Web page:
What did Dave Aranda mean to Wisconsin's defense?
Drew Hamm: He changed the entire way Wisconsin's program thought about how to play defense and that can never be said enough. I was way more excited when the defense took the field this past year than the offense and completely trusted every decision Aranda made. How many coaches can you say that about in college?
Jon Arens: Aranda is a rare out of box thinker in a sport that tentatively embraces change, and more often than not, is scared by it. For a meat and potatoes program like Wisconsin, his tenure is significant, and will undoubtedly leave quite a legacy. It would be surprising if UW decided to stray too far from Aranda's own small coaching tree in replacing him, as his system clearly worked. Ironically, his greatest legacy might be that he has proven that top coordinator talent can be worth the hefty price tag you must pay for it in 2015. Wisconsin was never going to keep Aranda, but they can learn a lot from his tenure, and perhaps even more from his departure.
Neal Olson: There are two main philosophies on defense, protect the castle or storm the fort. Aranda was clearly in the storm the fort camp. Perhaps it was too many years spent watching "bend but don't break" defenses from Wisconsin teams of the past, but I appreciated his attacking style and ability to keep opposing quarterbacks under nearly constant duress.
LSU hires Dave Aranda away from Wisconsin
Wisconsin is losing its highly valued defensive coordinator to LSU.
What does the loss of Aranda mean for 2016?
Drew: I don't know, I'm just some jackass on the internet, but Wisconsin should stick with a 3-4 defense next year (and all the years after that). The returning talent in the front seven means the Badgers will have a good defense next year, but the loss of Aranda looms large over Wisconsin for 2016.
Kyle Vos: I think it's safe to say that the defense won't be as good without Aranda as it would have been with him. I believe, and obviously LSU does too, that Aranda is one of the best coordinators in the sport and it's impossible to expect his replacement to be able to match his ability. Exactly how much worse will depend a lot upon the replacement. Like others have said, a major factor will be the decision to run a 3-4 or a 4-3. I'm of the camp that believes the team must stick with the 3-4. The personnel fits it far better with a bevy of linebackers that need to see the field and a defensive line that has been trending towards the larger side.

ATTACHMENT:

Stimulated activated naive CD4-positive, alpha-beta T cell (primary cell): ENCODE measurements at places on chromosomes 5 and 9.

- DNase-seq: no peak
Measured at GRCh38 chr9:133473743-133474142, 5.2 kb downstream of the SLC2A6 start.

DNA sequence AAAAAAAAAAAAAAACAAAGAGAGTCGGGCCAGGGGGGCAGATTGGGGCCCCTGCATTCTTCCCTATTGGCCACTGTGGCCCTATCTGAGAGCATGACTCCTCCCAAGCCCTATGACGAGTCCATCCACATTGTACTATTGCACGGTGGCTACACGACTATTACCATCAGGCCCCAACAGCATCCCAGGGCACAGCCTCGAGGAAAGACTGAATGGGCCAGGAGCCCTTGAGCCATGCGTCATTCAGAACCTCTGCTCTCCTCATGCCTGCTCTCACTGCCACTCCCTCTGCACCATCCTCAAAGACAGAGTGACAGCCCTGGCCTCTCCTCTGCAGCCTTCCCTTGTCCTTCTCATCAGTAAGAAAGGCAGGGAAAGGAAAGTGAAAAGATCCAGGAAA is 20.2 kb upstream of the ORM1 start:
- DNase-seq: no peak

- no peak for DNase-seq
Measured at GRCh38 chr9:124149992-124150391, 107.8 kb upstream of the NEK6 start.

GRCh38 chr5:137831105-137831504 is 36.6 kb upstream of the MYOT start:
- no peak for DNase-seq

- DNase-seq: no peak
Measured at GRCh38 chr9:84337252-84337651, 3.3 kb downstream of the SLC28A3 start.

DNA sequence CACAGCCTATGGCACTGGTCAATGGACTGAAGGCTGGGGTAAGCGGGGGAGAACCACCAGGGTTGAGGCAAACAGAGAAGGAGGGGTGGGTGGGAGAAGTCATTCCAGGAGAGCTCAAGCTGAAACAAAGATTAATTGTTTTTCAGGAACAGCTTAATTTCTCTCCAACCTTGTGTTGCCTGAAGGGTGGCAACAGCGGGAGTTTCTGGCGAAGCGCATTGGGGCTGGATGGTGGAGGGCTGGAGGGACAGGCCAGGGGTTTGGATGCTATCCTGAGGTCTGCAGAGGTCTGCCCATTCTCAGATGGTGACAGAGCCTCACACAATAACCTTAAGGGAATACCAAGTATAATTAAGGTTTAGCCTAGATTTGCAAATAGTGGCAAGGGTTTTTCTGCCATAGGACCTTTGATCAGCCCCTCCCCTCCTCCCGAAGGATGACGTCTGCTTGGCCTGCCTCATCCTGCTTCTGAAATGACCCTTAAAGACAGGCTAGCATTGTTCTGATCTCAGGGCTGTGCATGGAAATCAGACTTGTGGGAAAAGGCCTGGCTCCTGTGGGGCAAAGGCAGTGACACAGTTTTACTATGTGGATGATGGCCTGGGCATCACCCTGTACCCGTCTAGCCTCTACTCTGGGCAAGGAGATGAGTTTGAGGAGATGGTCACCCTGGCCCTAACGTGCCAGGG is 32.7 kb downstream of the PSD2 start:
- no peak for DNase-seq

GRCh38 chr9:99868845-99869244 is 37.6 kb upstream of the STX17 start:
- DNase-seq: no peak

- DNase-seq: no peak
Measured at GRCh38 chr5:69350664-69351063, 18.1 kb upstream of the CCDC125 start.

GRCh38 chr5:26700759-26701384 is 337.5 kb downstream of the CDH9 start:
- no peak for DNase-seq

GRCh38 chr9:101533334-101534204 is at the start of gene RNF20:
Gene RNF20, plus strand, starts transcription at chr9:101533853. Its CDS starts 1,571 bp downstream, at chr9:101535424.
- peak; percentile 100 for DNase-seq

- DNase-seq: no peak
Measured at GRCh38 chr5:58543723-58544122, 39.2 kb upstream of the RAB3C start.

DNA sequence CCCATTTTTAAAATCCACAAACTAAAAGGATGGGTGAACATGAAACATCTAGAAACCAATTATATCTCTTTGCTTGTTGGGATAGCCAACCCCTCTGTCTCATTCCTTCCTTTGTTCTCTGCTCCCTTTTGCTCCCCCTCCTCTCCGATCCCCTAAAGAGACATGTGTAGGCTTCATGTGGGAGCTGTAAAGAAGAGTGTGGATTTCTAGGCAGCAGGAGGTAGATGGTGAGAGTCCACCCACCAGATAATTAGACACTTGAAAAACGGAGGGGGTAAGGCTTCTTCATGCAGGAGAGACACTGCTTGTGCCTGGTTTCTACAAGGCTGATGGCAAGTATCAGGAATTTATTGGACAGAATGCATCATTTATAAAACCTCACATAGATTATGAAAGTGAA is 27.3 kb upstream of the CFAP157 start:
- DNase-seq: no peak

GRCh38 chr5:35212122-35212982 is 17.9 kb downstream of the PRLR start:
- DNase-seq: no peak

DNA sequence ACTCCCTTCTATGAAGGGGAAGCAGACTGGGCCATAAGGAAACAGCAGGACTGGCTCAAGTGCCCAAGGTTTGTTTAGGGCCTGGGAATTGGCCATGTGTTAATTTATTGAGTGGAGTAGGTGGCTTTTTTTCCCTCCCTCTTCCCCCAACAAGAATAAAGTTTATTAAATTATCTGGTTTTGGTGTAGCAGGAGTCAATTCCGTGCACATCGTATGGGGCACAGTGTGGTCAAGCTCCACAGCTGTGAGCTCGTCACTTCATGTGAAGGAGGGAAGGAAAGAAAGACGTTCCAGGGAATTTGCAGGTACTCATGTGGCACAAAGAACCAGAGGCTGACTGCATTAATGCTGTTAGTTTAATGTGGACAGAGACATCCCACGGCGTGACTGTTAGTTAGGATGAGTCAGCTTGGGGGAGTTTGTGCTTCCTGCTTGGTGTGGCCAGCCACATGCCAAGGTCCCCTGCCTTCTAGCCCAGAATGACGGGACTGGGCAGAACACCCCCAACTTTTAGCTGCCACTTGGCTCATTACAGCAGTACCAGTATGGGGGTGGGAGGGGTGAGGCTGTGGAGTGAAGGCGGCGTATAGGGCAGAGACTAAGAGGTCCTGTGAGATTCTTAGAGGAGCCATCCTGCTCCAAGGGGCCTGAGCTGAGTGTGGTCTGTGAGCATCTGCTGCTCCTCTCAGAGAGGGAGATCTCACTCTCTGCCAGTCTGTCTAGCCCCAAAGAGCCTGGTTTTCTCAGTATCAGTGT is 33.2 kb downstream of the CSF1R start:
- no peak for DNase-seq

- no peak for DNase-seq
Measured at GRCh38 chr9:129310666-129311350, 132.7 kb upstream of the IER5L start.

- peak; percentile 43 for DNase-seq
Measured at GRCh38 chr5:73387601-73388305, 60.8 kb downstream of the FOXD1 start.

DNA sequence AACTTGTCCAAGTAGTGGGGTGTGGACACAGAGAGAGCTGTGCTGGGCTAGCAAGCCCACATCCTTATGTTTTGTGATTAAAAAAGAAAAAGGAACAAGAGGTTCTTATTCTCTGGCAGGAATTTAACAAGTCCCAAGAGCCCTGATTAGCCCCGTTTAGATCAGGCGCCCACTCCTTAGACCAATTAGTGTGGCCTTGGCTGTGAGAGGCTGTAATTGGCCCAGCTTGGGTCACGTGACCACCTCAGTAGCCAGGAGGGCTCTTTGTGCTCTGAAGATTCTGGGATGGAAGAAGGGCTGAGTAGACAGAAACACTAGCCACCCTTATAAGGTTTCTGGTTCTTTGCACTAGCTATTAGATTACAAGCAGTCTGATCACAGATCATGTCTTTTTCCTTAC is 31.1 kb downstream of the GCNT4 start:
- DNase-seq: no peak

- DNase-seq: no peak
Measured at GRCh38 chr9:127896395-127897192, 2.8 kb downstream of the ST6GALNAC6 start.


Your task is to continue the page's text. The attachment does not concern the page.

Jon: It is hard to say what the impact will be without seeing who will be replacing Aranda. There will of course be a drop off of some kind, but players have bought into the scheme, and most of that defensive staff should remain in place, pending a major change in style by the new DC. The linebacking corps should be stellar, with Biegel, Cichy, Chris Orr, and Leon Jacobs returning to the fold. If the defense remains a 3-4, I think expectations for the unit should be high.
Neal: In the short term I suspect there will only be a slight drop off in 2016. There is plenty returning talent on defense that no matter who takes over, success should be easy enough to come by. Joe Schobert and Michael Caputo are giant loses without question, but nearly every other starter returns, along with those who saw a majority of playing time. Longer term, it will depend on whether the new coordinator will stick with the 3-4, or deal with the transition to 4-3.
Who would you like to see replace Aranda?
Drew: Todd Orlando is the greatest name for a football coach that I've ever heard. It's so great it sounds made up. If Bart Houston is under center, with his perfect quarterback name, and Orlando is helming the defense there may not be any team that can compete with our appropriately named roster. Anyways, I don't know what kind of defense Orlando runs, or if he'd be interested in returning to his alma mater, but I do know that he used to play at Wisconsin AND his Houston defense just shut down Dalvin Cook in the Peach Bowl. If I can't get the job, and Barry Alvarez's refusal to give me an interview for the head coaching gig leads me to believe I won't, I think Orlando is the man for the job.
Kyle: Todd Orlando, Tim Tibesar and Mel Tucker are the three names I've heard the most and I'd be cool with any one of them. Like Neal said, though, the biggest factor for me will be that the replacement sticks with the 3-4 defense. It looked like Orlando ran a 3-4 at Houston and he's the hot name, so he would be my top target. Tibesar and Tucker both have Wisconsin ties in addition to being respected in the coaching community.
Jon: Aranda's replacement should be whoever took the best notes while he was here. If that was Tim Tibesar, then the new DC should be Tim Tibesar. But if there is a hot-shot 3-4 coordinator out there, like Nate Woody at App State, and that person interviews well, sign them up. Given Aranda's relationship with UW, I would almost just go ask him who should be his replacement. I am sure he would have a good idea. I imagine all those 3-4 coordinators go on vacations together.
Neal: In all honesty, I would have no major issues with any hire provided he sticks to the 3-4 defense. Wisconsin just went through a challenging transition on offense, from pro style, to spread and then back to pro. Recruiting and player development, the lifeblood of college football, had major setbacks for the Badgers during that time period. To that end I'd like to see Tim Tibesar get a shot. The transition would be smooth since he is already on staff, he has Big Ten and NFL coaching experience and it seems like the sort of safe play I envision Paul Chryst making.